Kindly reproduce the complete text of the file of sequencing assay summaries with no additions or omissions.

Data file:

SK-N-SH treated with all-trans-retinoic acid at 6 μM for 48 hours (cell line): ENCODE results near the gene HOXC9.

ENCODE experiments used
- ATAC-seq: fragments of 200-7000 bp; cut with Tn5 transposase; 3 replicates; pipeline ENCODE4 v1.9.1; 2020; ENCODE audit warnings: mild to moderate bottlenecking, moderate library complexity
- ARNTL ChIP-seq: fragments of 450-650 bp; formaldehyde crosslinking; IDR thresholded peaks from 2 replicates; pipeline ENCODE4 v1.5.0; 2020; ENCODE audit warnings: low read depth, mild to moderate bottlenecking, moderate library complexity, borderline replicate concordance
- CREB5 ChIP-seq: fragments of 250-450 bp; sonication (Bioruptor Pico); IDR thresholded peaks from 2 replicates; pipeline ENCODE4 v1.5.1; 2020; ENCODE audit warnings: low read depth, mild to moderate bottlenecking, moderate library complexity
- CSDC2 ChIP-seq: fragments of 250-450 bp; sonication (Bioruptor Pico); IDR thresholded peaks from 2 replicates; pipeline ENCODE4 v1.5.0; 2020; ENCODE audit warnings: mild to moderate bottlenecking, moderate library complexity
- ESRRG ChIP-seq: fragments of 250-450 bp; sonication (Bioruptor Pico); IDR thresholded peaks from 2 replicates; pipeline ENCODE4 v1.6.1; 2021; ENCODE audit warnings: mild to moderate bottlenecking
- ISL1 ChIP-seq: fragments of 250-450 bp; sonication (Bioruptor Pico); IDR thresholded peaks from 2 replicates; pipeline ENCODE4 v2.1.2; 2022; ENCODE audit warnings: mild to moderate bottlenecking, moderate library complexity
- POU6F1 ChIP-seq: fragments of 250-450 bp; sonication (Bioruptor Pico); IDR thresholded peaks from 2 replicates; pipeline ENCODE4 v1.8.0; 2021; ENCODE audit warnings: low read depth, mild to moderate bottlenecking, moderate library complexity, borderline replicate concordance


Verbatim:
SK-N-SH treated with all-trans-retinoic acid at 6 μM for 48 hours (cell line): ENCODE results near the gene HOXC9.

ENCODE experiments used
- ATAC-seq: fragments of 200-7000 bp; cut with Tn5 transposase; 3 replicates; pipeline ENCODE4 v1.9.1; 2020; ENCODE audit warnings: mild to moderate bottlenecking, moderate library complexity
- ARNTL ChIP-seq: fragments of 450-650 bp; formaldehyde crosslinking; IDR thresholded peaks from 2 replicates; pipeline ENCODE4 v1.5.0; 2020; ENCODE audit warnings: low read depth, mild to moderate bottlenecking, moderate library complexity, borderline replicate concordance
- CREB5 ChIP-seq: fragments of 250-450 bp; sonication (Bioruptor Pico); IDR thresholded peaks from 2 replicates; pipeline ENCODE4 v1.5.1; 2020; ENCODE audit warnings: low read depth, mild to moderate bottlenecking, moderate library complexity
- CSDC2 ChIP-seq: fragments of 250-450 bp; sonication (Bioruptor Pico); IDR thresholded peaks from 2 replicates; pipeline ENCODE4 v1.5.0; 2020; ENCODE audit warnings: mild to moderate bottlenecking, moderate library complexity
- ESRRG ChIP-seq: fragments of 250-450 bp; sonication (Bioruptor Pico); IDR thresholded peaks from 2 replicates; pipeline ENCODE4 v1.6.1; 2021; ENCODE audit warnings: mild to moderate bottlenecking
- ISL1 ChIP-seq: fragments of 250-450 bp; sonication (Bioruptor Pico); IDR thresholded peaks from 2 replicates; pipeline ENCODE4 v2.1.2; 2022; ENCODE audit warnings: mild to moderate bottlenecking, moderate library complexity
- POU6F1 ChIP-seq: fragments of 250-450 bp; sonication (Bioruptor Pico); IDR thresholded peaks from 2 replicates; pipeline ENCODE4 v1.8.0; 2021; ENCODE audit warnings: low read depth, mild to moderate bottlenecking, moderate library complexity, borderline replicate concordance